Evan Bernstein, who runs the Community Security Service, a volunteer synagogue security organization, said when it comes to attacking Jews, the incidents in New York this week make it seem like the city has picked up from where it left off before last year’s pandemic restrictions took people off the streets. The attacks also come as many synagogues are transitioning back into holding services inside their buildings following a year of worshipping outdoors or virtually.
“So many people in the Jewish community thought that we just didn’t have to deal with this kind of antisemitism,” said Bernstein, whose organization is based in New York. “I kind of knew COVID was going to be the pause button on that. I’m sad that I’m right.”
Regarding antisemitism, while Bernstein said “the climate around us is very different” than it was a couple weeks ago, he isn’t giving his volunteer security patrols any special instructions for the coming Shabbat. Nor does he think New York has reached a point where people necessarily need to take off their kippahs in public, as many Jews do in Europe.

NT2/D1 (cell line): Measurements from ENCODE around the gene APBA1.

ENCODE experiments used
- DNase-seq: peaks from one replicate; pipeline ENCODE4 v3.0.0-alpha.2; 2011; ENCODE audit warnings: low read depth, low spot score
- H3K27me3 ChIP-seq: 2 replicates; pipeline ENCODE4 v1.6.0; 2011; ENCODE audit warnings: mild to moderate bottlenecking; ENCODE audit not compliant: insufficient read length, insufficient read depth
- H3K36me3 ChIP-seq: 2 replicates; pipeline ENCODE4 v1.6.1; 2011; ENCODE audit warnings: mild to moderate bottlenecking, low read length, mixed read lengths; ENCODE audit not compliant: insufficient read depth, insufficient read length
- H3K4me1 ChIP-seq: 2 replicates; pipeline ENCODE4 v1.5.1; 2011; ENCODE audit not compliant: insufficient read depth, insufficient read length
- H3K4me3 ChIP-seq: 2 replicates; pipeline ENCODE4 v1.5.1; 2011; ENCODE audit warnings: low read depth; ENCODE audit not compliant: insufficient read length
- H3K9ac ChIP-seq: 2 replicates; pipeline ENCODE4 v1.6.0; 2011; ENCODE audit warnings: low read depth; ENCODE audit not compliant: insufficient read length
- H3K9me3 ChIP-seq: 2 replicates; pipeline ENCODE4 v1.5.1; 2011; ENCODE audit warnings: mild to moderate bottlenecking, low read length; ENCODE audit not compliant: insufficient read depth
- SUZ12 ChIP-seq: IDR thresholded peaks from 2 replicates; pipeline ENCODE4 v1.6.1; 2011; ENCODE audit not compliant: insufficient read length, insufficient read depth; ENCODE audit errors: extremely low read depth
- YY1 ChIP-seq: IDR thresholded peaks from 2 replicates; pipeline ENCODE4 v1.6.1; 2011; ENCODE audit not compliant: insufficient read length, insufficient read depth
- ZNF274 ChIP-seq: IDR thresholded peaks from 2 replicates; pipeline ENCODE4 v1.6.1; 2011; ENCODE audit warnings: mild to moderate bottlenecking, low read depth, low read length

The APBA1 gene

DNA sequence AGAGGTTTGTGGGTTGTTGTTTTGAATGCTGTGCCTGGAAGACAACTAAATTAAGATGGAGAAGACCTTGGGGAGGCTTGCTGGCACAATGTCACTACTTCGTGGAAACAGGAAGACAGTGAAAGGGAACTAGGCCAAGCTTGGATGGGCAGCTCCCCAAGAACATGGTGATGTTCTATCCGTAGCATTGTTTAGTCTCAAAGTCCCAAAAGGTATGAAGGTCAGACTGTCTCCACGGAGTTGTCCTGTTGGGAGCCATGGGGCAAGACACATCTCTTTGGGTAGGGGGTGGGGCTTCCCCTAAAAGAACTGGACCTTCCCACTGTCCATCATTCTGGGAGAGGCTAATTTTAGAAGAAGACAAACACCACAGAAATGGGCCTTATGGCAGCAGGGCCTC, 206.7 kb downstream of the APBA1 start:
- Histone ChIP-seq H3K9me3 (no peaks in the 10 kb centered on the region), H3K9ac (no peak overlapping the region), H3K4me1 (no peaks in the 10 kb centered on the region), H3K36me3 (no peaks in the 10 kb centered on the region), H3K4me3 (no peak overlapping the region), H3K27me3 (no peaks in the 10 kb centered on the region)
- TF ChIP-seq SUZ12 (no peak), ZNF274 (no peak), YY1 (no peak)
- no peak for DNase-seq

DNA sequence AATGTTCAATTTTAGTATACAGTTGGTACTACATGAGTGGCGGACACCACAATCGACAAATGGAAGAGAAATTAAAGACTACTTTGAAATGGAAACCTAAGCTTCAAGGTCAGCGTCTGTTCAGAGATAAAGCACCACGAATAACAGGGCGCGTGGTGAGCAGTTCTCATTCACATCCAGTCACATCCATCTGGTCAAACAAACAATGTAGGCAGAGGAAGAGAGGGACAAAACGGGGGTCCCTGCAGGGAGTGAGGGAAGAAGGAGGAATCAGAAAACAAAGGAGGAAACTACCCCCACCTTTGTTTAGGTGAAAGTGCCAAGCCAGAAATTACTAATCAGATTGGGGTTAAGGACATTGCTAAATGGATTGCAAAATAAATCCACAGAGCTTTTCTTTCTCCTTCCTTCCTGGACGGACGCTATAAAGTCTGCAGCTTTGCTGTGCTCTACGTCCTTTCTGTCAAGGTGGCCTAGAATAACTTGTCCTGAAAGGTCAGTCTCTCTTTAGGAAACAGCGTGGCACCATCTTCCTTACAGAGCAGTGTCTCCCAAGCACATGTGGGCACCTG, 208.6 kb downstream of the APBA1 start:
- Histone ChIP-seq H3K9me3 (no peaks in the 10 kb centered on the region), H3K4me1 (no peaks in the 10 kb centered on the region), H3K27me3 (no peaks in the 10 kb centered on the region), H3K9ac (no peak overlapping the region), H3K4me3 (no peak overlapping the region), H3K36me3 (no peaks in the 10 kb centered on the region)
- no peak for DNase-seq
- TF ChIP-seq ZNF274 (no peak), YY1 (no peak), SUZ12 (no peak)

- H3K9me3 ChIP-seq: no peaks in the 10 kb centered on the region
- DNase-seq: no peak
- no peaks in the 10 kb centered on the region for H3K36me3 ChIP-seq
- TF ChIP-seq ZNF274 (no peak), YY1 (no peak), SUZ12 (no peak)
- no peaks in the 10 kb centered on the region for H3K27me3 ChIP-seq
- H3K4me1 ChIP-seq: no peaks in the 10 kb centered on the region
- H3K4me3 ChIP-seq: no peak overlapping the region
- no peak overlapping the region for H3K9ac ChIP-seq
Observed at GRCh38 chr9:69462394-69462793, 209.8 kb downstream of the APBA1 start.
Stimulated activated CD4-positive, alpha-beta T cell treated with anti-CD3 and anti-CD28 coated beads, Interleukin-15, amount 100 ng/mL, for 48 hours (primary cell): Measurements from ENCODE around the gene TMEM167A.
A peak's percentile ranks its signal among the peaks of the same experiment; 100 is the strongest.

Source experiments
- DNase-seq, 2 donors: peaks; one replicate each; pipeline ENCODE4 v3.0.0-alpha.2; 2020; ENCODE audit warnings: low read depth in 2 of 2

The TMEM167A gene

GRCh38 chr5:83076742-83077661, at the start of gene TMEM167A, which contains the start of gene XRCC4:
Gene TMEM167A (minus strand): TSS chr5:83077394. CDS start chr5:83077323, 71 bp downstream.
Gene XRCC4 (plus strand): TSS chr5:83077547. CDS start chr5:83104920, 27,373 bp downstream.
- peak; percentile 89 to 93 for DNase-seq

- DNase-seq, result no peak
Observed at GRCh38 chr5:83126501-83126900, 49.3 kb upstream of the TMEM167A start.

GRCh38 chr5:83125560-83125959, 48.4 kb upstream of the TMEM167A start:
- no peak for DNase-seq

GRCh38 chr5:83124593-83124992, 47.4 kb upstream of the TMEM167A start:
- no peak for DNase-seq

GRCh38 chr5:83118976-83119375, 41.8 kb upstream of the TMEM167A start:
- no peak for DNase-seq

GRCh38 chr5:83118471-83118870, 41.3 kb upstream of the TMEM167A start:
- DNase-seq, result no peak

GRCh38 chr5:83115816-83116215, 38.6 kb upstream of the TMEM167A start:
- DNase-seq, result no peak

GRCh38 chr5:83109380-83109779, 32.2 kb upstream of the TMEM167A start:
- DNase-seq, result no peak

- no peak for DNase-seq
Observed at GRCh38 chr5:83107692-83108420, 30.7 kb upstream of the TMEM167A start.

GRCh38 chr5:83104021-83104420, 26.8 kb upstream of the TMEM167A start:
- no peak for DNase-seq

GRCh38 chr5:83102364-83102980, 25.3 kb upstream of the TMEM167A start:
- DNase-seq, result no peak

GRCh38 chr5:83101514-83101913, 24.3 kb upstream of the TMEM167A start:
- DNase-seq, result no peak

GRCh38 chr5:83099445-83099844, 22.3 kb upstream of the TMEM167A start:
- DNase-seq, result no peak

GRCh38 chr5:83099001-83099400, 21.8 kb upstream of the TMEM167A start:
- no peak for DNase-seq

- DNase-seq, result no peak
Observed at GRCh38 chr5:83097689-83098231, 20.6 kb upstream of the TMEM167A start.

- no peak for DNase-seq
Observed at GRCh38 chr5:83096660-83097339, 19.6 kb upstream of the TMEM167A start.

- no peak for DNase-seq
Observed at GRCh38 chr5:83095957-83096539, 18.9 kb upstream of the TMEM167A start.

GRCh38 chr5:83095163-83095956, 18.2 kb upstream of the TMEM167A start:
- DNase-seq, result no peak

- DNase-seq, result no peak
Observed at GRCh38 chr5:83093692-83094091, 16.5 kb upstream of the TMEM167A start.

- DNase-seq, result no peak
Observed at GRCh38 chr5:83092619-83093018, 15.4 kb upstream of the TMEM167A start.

“I don’t think we should stop being openly Jewish,” he said. “If we get to that point in the United States where we can’t wear our yarmulkes comfortably and openly, we’re at a whole different level, and I hope that’s a conversation we don’t have to have.”
To Ricki, the fear that she may have to take down her mezuzah feels ironically painful. Grappling with the decision this week, she thought of her grandparents, who were Holocaust survivors. Growing up, she had felt safe as a Jew in America. Antisemitism had never felt like such an immediate threat as it did to her now in downtown Manhattan.
“I was always told that antisemitism is really real, but as someone in the millennial generation, maybe I was blind to it,” she said. “But now I’m like wow, I see it.”
Gabe Friedman contributed reporting.